Revenue based financing (RBF), or royalty-based financing, is a way for businesses to raise capital without putting equity or collateral on the line.

If you’re a business owner looking for a non-dilutive, risk-free way of raising capital, revenue-based financing might be for you.

How Does Revenue-Based Financing Work?

In a typical RBF model, investors provide capital to businesses in exchange for a percentage of their ongoing gross revenue.

The investor provides a lump sum of capital to the business, and instead of fixed monthly payments, the business pays back a predetermined percentage of its gross revenue each month.

This percentage typically ranges from 5% to 10% but can vary depending on the deal terms.

Since revenue-based financing requires trust and transparency on both sides of the transaction, it can be wise to route transactions through an escrow account.

Speak with our Escrow Experts

The flow of funds in a revenue-based financing transaction goes as follows:

Benefits of Revenue Based Financing

  • Flexible and aligned: Payments scale with revenue, making it manageable during low-revenue periods.
  • Faster access to capital: Compared to traditional financing, the process is often quicker and less demanding.
  • Maintains ownership: Founders retain full control over the company’s decisions and direction since equity ownership is not diluted.
  • Focus on growth: Investors incentivized by revenue success, encouraging growth initiatives.

Risks in Revenue Based Financing

  • Higher effective interest rate: The total amount paid back can be higher compared to traditional debt due to the ongoing revenue share.
  • Limited investment size: Available funding amounts tend to be smaller than conventional financing options.
  • Exit possibilities: Different structures may impact future fundraising rounds or exit strategies.
  • Need for disclosures: Some investors may take a high level of interest in the business and may require full transparency and disclosures.

How does RazorpayX Escrow+ close gaps in revenue based financing? Speak with our experts. 

Is Revenue-Based Financing Right For You?

If you fulfil most of the following requirements, revenue-based financing might be the right fit for your capital needs.

✅ Consistent and upward revenue growth with a predictable revenue model, like SaaS, D2C, e-commerce

Seeking capital for rapid growth

Unwilling to engage with traditional funding

Desire to avoid diluting equity and maintain full control over business

Confident in ability to scale and generate increasing revenue

However, if your business checks these following boxes, enter into a revenue-based financing deal with caution.

❌ Need for large funding amounts, since RBF deals are typically for smaller amounts.

❌ Unpredictable or volatile revenue may make payments inconsistent and lead to investor concerns

❌ Unwillingness to share financial data; since RBF deals require high levels of transparency

❌ Looking only for short-term growth; since RBF is more suited to long-term goals

Speak with our Escrow Experts

Revenue-Based Financing Term Sheet

A crucial part of an RBF agreement is the revenue-based financing term sheet. It is a blueprint outlining the principal amount, fees and repayment schedule as decided between the investor and the business.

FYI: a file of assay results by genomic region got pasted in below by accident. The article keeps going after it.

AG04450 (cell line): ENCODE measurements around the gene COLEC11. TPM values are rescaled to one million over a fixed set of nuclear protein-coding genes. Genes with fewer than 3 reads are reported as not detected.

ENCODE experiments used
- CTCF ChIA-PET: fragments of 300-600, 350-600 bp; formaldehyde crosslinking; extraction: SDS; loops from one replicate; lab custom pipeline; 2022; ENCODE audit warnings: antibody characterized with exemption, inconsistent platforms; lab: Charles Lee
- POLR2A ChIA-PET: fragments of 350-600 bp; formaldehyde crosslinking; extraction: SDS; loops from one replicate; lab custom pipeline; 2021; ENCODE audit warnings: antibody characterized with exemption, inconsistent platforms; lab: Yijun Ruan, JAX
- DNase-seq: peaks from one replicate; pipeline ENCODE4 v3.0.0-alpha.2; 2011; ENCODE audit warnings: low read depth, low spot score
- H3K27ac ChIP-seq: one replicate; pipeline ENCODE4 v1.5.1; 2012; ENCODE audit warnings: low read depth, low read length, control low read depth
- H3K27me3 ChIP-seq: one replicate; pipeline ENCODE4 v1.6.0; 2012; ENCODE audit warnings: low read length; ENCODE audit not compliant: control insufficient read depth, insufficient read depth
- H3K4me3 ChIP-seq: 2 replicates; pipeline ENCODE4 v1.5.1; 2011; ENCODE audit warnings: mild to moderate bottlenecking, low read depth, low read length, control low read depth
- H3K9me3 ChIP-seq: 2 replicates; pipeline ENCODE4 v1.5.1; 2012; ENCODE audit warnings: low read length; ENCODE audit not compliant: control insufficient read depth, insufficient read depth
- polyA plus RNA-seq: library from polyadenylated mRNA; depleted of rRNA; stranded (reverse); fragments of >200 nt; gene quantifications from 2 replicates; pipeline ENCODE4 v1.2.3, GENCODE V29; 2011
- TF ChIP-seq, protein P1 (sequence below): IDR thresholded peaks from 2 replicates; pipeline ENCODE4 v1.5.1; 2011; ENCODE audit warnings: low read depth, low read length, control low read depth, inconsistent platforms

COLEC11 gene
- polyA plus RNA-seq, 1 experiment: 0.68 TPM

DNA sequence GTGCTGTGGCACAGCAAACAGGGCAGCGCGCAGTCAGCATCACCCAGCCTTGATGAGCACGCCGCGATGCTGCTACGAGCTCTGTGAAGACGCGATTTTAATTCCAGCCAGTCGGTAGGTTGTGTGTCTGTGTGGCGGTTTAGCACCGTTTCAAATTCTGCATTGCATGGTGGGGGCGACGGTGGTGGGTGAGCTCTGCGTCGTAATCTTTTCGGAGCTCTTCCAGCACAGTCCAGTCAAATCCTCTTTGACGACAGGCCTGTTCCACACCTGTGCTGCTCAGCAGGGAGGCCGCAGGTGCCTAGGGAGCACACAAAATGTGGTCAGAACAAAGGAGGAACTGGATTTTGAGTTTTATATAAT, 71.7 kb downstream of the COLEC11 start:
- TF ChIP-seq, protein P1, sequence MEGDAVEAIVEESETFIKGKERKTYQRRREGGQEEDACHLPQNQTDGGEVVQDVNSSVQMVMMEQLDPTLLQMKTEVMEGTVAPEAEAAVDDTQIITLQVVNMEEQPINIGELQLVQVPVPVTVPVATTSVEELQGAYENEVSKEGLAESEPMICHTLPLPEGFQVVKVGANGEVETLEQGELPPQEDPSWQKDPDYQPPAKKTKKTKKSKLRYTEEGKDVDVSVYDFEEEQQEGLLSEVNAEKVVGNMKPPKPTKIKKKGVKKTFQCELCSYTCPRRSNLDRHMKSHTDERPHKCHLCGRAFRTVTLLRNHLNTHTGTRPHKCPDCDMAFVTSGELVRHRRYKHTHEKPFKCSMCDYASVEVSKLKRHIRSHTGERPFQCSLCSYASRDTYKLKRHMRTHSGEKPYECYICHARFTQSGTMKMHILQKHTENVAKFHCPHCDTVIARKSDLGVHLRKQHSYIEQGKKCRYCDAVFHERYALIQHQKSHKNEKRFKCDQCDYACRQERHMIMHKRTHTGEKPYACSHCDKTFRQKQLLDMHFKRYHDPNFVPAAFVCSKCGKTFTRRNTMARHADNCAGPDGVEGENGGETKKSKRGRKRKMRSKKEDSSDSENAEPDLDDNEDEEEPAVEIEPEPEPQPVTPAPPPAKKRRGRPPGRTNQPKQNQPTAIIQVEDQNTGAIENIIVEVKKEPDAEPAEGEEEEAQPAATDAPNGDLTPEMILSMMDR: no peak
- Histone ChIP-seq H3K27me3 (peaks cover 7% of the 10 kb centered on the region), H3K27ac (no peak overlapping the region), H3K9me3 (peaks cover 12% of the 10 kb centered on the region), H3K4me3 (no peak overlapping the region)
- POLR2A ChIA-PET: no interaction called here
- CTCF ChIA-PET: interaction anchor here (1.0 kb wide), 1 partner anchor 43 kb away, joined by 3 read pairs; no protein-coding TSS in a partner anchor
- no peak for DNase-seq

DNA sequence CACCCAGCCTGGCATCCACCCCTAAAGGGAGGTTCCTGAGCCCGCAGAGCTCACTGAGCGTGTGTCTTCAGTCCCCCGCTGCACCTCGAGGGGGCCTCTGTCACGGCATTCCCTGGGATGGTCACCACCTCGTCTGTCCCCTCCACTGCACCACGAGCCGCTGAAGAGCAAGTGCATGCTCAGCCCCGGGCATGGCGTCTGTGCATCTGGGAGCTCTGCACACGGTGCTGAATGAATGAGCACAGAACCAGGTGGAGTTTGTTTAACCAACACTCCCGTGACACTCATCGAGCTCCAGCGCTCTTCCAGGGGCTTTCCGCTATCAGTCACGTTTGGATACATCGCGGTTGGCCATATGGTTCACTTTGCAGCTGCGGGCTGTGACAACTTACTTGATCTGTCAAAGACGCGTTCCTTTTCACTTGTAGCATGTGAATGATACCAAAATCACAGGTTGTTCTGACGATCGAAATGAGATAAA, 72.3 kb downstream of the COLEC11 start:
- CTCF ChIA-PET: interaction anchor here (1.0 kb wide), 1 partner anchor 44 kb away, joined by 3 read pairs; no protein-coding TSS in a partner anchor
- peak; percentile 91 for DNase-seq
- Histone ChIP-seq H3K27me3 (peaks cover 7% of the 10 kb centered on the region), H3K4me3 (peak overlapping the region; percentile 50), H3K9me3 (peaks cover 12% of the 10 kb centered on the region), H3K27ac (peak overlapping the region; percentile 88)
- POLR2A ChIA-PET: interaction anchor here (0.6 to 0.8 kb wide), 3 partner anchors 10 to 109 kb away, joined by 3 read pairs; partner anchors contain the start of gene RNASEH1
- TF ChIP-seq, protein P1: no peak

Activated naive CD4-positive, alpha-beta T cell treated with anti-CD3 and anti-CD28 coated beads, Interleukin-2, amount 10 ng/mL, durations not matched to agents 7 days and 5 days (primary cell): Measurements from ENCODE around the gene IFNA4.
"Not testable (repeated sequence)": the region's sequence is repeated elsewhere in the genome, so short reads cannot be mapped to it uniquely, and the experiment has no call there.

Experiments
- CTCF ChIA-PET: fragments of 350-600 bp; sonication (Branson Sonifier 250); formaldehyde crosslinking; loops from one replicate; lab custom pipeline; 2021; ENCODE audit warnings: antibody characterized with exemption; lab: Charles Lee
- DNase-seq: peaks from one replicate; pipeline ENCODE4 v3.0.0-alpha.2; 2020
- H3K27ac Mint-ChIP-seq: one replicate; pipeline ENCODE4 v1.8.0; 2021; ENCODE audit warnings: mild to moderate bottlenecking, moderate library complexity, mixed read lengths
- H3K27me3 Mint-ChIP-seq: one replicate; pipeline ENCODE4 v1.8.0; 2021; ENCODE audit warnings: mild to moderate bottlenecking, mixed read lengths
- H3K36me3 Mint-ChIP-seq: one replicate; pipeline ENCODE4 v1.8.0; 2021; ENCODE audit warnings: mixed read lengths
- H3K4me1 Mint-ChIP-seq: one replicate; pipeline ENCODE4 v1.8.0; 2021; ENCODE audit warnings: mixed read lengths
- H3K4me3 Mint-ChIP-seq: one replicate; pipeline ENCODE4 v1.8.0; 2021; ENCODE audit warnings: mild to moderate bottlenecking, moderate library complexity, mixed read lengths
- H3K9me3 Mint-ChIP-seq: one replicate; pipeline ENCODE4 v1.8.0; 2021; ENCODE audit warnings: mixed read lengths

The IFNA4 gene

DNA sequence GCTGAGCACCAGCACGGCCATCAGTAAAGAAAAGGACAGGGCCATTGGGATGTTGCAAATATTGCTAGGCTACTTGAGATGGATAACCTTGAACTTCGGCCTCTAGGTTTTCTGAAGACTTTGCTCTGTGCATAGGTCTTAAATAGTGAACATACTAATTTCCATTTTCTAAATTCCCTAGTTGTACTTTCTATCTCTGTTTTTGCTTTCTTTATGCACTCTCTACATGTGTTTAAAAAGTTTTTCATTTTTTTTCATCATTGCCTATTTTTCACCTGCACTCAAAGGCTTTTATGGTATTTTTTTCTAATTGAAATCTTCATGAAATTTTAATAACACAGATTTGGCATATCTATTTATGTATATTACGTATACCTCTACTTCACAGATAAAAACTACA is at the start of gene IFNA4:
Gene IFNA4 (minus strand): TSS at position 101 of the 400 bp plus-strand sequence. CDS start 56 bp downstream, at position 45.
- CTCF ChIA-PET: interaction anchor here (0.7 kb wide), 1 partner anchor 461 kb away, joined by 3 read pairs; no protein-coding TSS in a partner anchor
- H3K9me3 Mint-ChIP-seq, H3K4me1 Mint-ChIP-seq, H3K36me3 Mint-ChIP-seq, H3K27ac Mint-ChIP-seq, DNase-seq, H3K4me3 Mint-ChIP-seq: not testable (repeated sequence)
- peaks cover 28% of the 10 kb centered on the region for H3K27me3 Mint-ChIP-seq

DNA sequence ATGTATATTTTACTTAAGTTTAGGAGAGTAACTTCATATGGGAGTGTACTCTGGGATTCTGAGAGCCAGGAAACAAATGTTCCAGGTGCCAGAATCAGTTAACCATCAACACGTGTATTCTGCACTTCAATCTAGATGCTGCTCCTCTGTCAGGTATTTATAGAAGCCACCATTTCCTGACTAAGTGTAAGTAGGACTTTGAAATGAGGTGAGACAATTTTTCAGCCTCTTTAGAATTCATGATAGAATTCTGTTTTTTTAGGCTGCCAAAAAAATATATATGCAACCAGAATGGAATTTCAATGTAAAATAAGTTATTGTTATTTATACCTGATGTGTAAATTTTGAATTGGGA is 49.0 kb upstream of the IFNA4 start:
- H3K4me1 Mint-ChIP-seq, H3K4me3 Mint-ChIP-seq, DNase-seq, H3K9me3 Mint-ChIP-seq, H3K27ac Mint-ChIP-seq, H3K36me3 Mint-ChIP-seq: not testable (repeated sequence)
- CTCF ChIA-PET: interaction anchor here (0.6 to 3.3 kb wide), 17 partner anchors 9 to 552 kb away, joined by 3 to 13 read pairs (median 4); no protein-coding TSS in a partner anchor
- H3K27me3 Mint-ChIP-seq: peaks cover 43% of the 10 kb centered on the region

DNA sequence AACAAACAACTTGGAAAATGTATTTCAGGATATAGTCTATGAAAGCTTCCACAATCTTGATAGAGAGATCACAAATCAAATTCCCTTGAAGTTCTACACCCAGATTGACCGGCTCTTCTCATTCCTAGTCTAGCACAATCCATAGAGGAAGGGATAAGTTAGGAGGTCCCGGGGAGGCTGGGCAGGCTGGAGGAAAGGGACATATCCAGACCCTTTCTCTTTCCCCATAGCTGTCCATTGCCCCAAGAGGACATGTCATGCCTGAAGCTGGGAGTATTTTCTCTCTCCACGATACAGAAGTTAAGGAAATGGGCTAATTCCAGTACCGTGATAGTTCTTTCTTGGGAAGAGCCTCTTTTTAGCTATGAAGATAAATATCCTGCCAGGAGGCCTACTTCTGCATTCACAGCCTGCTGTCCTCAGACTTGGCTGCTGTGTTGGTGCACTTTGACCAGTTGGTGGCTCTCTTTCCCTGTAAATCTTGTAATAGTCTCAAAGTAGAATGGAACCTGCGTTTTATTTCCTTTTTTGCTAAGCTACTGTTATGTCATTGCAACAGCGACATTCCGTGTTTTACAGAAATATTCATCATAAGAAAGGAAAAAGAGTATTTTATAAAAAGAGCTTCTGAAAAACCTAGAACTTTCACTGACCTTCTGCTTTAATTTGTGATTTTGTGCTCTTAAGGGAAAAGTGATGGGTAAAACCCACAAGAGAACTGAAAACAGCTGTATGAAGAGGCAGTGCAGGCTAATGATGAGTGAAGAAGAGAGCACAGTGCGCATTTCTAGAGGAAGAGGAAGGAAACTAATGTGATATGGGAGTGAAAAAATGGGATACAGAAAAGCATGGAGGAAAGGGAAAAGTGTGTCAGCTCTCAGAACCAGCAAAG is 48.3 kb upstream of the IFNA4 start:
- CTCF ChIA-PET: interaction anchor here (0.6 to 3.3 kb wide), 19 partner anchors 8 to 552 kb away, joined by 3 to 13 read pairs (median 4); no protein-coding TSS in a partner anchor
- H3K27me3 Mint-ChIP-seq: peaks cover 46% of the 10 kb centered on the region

Here are the components of an RBF term sheet.

  • Funding amount: The total amount of capital the business will receive from the lender.
  • Revenue share percentage: The percentage of gross revenue the business will pay back to the lender each month. This typically ranges from 5% to 10% but can vary depending on the deal.
  • Minimum payment: A guaranteed minimum amount the business must pay each month, even if their revenue falls below a certain threshold. This provides the lender with some security.
  • Repayment period: The timeframe within which the business must fully repay the funding and revenue share.
  • Fees: Additional charges associated with the financing, such as origination fees, transaction fees, and late payment fees.
  • Investment covenants: Certain conditions or milestones the business must achieve to remain in good standing with the lender.
  • Exit strategy: Provisions outlining how the business can ultimately “graduate” from the RBF and potentially refinance or seek further funding through traditional means.

Revenue-Based Financing vs Traditional Financing

Feature Revenue-Based Financing Traditional Financing (Debt & Equity)
Repayment Percentage of gross revenue Fixed monthly payments (debt) or ownership stake (equity)
Ownership Dilution No Yes (equity)
Focus Revenue growth and performance Creditworthiness and future potential
Accessibility Easier for early-stage businesses with traction Typically stricter requirements and longer application processes
Speed Faster access to capital Slower and more complex process
Flexibility Payments fluctuate with revenue Fixed payments or potential loss of control (equity)
Alignment of Interests Investors incentivized by your success May not be directly aligned with your short-term goals
Typical Use Cases SaaS, D2C, e-commerce Broader range of industries and business models
Investment Size Typically smaller amounts Wider range, from small loans to large VC investments
Risks Higher effective interest rate, limited deal size Potential loss of control, pressure to meet investor expectations


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